Changes demanded on Union Road plans

Farragut Vice Mayor Louise Povlin explains aspects of the Union Road improvement plans to, clockwise from left, Fox Run subdivision resident Russ Buchanan, Alderman Scott Meyer, who represents the Union Road area, and Fox Run resident Mike Rothman.
“We’re here to talk about Union Road,” Town of Farragut engineer Darryl Smith told a crowd of more than 40 who gathered for a community meeting in Farragut Town Hall Tuesday, Nov. 13, concerning Union Road improvements.

But when Town of Farragut officials and Kimley-Horn and Associates Inc. engineers presented the latest plans for Union Road, many residents living along the road were taken aback.

After perusing maps of proposed improvements, many voiced negative reactions.

Cynthia Gallentine described the plans as “confusing and disappointing.”

“This doesn’t reflect what we want,” Ashley Kendall said.

“This (plan) is completely overbuilt,” Union Road resident Charlene Troutt said.

The project, which currently is in the environmental phase, includes 11-foot lanes, three roundabouts, an 8-foot green space, a 10-foot walking path and replacing the bridge over Little Turkey Creek.

The biggest issue residents pointed out was the three proposed roundabouts.

“What I’m hearing is the public doesn’t want them,” Quentin Aten said.

“It’s not what was presented to us last time. It’s changed dramatically,” Cynthia Gallentine said. “We have no accidents in front of our subdivision.”

Union Road resident Penny Pilgrim said one of the roundabouts would take half of her property.

“The roundabout is devastating to our whole property,” she said.

Fox Run subdivision resident Mike Rothman also was opposed to the roundabouts.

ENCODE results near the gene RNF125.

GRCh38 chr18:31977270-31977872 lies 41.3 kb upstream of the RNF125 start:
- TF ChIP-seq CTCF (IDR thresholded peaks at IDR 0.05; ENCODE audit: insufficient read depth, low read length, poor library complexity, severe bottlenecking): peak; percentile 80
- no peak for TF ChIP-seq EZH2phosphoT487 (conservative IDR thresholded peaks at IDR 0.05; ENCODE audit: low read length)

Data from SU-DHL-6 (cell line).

“It looks like it’s going to take a lot of our space,” he said.

“I’m not pleased with the way Everett Road was laid out. This (plan) looks worse than that.”

Lee Schumann, Kimley-Horn project manager, said the roundabouts were included to calm traffic and provide safety.

“Roundabouts are 72 to 86 percent more effective in reducing injury that causes harm in crash-related incidents,” he said. “Roundabouts have eight conflict points; traditional intersections have 32.”

Schumann added the plan is for a 35-mile per hour speed limit.

Another issue revolved around the walking paths.

“I have mature trees along my property that will, every one, be cut down, and they are ranging in age from 50 to 100 to 200 years old,” Troutt said. “When the residents’ goal is to (keep the area rural), and you’re cutting down the trees, then you’re taking away the rural characteristic, aesthetic feel, to a sterile environment.”

“There is a need for pedestrian and bike connectivity, and we’re including them on the project,” Smith said.

When Rothman proposed the Town go back to the drawing board, Vice Mayor Louise Povlin replied “no.”

“I’m not taking this back … .”

“Then get it right,” Rothman interjected.

“This is what this (meeting) is for,” Povlin said. “Tell us what your concerns are so that we can address them.”

As Rothman talked over her, she replied, “Mr. Rothman, please, fill this (comment) form out, look at the plans … this is a first shot. We had to have a plan to present to you (for) you to look at it, and say ‘this is what I like this is what I don’t like.’”

Smith urged residents to fill out and turn in comment sheets before Tuesday, Dec. 4. They can drop them off at Town Hall, go online to; mail in the forms to Matt Brazille, assistant Town engineer: 11408 Municipal Center Drive, Farragut, TN 37934; e-mail them to Brazille,; or call 865-966-7057.

“Your comments will become part of the record for this project,” he said. “We will have responses for all of your comments.

“Anytime you change something, you are going to have differing opinions,” Smith added. “That’s just part of the process.”

“I just hope they fill out (the comment forms),” Farragut Mayor Ron Williams said. “You’ve got to put it on paper to get something to look at. Everything before now has been pie in the sky.”